conserve the songs, he reworked them. Songs that would inspire others and
give voice to the values of the Scottish people. It was a cultural project
with profound and long lasting political impact.
nationalism was built on an internationalist perspective. Indeed it is
America, and not Scotland, which is the first nation named in his poetry.
the first great Romantic poet to ever write about America. His interest in
America goes hand in hand with his democratic instincts.
We see in
poems like "When Guilford Good" a man informed of world events, and
motivated to publicly write about them. Burns was unafraid to be a democrat
- I should make clear that has a small 'd' - when democracy was considered a
dangerous, suspicious practice.
It is easy
to forget that Burns wrote at a time when democratic sympathies were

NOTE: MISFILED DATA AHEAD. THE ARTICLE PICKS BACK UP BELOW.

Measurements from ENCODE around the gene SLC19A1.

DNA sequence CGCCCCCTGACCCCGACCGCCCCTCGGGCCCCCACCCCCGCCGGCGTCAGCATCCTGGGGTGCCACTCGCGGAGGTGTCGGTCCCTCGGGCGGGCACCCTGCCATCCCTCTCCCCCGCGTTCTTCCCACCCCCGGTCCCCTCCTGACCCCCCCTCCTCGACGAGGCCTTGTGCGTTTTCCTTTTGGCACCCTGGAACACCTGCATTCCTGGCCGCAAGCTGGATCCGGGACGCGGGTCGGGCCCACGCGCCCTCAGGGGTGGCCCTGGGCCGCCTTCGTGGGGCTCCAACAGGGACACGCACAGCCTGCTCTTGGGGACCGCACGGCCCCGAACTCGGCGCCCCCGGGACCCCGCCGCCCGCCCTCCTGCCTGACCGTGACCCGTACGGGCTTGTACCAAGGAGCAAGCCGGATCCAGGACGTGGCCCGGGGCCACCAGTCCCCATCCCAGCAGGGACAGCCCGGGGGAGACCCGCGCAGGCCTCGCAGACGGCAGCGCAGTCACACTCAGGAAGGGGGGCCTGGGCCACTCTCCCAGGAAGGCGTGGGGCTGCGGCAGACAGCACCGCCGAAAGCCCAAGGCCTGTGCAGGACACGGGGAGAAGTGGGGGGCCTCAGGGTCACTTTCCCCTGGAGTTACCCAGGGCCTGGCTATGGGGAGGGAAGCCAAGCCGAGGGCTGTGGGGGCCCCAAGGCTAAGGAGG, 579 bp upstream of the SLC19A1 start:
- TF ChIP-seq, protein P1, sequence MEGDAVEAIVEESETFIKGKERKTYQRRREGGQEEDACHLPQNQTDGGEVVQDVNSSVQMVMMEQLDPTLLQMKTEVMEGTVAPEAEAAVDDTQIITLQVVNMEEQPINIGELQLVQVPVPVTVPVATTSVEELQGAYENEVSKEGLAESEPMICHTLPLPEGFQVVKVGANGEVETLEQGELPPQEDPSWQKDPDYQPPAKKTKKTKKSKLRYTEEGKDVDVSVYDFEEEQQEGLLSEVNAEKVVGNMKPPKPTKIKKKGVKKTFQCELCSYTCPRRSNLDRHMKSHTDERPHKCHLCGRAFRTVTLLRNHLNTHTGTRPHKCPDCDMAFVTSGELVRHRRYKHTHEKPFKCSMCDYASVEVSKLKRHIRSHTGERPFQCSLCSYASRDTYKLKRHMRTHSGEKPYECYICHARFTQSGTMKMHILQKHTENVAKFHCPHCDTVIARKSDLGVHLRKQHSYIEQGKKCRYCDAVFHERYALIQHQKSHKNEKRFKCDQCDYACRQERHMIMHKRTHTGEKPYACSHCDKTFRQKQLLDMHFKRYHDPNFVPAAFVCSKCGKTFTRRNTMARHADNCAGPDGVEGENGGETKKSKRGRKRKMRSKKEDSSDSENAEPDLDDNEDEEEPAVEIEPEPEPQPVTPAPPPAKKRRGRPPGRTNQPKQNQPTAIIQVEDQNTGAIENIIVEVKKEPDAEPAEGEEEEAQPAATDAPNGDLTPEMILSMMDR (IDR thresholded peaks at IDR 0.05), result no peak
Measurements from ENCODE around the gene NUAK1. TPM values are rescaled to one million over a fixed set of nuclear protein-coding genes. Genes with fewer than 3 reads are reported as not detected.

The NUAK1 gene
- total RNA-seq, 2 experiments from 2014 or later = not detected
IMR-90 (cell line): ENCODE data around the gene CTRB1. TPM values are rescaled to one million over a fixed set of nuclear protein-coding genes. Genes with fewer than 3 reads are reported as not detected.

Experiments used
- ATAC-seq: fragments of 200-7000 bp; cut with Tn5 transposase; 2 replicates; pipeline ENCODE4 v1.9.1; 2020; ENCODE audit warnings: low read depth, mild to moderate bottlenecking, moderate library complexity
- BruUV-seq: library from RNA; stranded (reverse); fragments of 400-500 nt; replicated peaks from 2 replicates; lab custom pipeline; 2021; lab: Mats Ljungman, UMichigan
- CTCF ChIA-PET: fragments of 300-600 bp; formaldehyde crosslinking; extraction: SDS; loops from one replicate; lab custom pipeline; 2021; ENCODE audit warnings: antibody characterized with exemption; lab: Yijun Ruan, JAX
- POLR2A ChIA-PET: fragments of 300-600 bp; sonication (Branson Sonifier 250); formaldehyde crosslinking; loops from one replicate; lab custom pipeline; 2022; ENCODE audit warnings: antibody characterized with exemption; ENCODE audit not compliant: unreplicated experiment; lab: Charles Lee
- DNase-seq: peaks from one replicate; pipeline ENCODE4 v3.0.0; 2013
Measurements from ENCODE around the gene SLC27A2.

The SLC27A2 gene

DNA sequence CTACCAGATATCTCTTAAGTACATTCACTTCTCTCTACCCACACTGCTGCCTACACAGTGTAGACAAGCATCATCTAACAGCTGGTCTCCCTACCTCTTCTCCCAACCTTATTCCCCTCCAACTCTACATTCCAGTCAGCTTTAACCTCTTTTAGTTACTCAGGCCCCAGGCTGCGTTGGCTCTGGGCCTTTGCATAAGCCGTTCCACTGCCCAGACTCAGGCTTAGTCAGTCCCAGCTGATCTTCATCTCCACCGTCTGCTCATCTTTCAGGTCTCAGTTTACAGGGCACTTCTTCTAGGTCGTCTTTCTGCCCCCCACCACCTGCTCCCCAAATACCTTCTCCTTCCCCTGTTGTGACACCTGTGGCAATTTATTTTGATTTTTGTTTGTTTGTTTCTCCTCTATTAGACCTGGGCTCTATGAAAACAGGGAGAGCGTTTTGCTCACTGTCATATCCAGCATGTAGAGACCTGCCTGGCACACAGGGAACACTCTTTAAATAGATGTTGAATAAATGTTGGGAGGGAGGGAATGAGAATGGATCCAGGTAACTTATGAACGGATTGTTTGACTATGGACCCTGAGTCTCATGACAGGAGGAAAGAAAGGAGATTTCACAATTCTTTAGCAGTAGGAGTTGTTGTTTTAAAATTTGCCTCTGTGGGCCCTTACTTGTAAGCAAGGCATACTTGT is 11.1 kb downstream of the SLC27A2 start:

considered 'radical'. When those supporting electoral reform were arrested
for 'seditious and disorderly behaviour'. And in the case of advocate Thomas
Muir, when giving such opinions a fair hearing before the law secured you a
one way ticket to the penal colony, Botany Bay in Australia.
political climate did not deter Robert Burns from expressing his views.
After all, he considered himself "bred and educated in revolution
when he worked as an Exciseman, he remained loyal to his own nation and his
Crawford mentions in his tremendous new book, "The Bard" - Robert Burns
continued to collect and write the songs of Scotland, thanks to his pay
cheque from the British Government. There would have been others content to